Che Guevara: First he took Havana, now he's conquered Hollywood
Before the jungles of Bolivia swallowed him up, Che Guevara had enjoyed a run of success as a doctor, a revolutionary and, especially in his late career, as a student dormitory poster.
"Che lives!" we of the great unwashed cried in the Sixties, and, more than 40 years after his death, it seems only right that he remains insistently among us – as an idea, a global brand, and, in these times of capitalism's crisis, a useful provocation.
His old pal, Fidel Castro, is still in business in Cuba, new books continue to feed the Guevara legend, and now, lumbering onto the pop-cultural battlefield like some huge, agitprop-lobbing trench mortar, comes Steven Soderbergh's four-hour-plus, two-part Hollywood biopic Che.
The film, starring Oscar-winner Benicio del Toro in the title role, has sharply divided opinion, with grown Frenchmen weeping in the aisles during its first outing at Cannes, while outraged Cuban exiles hurled bottles of habanero salsa at the screen in Miami. Some critics, bemused by its scale and complexity, have taken to calling it The Importance of Being Ernesto.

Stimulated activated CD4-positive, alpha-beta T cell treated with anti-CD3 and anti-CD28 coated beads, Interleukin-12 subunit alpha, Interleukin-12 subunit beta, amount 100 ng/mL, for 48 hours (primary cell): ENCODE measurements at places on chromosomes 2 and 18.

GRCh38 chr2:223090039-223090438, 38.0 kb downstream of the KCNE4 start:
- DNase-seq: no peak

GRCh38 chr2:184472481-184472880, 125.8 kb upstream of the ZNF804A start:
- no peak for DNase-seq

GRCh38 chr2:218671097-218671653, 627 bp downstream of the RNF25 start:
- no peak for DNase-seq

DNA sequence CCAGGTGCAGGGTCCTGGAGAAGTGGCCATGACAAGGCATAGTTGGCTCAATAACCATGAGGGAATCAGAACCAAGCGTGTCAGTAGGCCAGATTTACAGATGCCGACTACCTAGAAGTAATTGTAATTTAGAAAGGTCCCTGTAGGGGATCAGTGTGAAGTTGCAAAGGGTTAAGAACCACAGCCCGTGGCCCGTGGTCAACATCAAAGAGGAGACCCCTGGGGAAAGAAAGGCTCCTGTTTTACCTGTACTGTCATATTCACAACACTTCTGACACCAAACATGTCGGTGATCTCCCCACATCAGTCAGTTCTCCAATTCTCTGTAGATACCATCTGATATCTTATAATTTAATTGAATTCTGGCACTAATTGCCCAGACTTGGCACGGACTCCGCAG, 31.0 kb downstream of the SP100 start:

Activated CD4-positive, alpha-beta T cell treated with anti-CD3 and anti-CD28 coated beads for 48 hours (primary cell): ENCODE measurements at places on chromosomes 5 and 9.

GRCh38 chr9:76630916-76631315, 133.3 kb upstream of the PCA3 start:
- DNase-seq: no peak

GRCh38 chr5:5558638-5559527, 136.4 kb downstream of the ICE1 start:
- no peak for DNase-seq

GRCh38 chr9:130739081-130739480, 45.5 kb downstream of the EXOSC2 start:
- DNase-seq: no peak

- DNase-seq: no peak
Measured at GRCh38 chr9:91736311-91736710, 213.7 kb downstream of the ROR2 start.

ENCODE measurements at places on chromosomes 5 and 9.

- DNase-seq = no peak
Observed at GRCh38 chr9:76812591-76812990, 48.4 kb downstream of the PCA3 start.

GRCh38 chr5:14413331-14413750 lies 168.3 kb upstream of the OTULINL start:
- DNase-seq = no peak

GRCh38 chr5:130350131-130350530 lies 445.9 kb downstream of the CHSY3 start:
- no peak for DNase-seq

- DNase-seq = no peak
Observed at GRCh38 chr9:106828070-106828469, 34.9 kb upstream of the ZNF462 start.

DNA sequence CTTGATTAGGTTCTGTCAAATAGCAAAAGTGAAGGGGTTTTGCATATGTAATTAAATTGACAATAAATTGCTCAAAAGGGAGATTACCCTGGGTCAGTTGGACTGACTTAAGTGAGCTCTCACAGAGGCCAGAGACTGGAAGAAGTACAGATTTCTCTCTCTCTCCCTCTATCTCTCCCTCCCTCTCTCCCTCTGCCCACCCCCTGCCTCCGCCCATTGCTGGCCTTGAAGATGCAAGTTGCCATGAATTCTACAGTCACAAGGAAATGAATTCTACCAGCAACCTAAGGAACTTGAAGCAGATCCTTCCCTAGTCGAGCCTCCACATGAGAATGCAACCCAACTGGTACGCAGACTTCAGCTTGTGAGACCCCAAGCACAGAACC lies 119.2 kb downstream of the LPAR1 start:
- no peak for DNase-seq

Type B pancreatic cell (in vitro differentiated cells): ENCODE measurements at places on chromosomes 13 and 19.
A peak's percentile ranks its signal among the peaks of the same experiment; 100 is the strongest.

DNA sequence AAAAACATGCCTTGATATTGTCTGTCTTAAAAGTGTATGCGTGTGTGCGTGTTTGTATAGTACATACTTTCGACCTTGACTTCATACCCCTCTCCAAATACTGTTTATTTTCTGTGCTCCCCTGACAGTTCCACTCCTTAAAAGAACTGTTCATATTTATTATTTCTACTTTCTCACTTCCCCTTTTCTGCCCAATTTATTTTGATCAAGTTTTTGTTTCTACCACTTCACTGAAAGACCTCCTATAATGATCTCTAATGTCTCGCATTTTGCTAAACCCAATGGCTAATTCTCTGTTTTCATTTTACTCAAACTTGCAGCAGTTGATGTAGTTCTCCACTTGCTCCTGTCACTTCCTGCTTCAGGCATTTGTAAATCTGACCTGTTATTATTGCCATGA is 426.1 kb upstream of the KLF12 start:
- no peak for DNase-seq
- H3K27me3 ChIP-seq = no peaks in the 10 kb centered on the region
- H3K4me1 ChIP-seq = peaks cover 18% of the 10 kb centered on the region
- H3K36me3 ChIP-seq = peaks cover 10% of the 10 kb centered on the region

What's hard to dispute is that the moment could hardly be better for a
fresh look at what Che stood for. Faith in existing political systems has
been shaken and insurrectionary stirrings are again being felt around the
world. Might Ernesto Guevara de la Serna Lynch, with his steely attachment
to permanent revolution, have been right after all? The film makes great
efforts to avoid answering this question.
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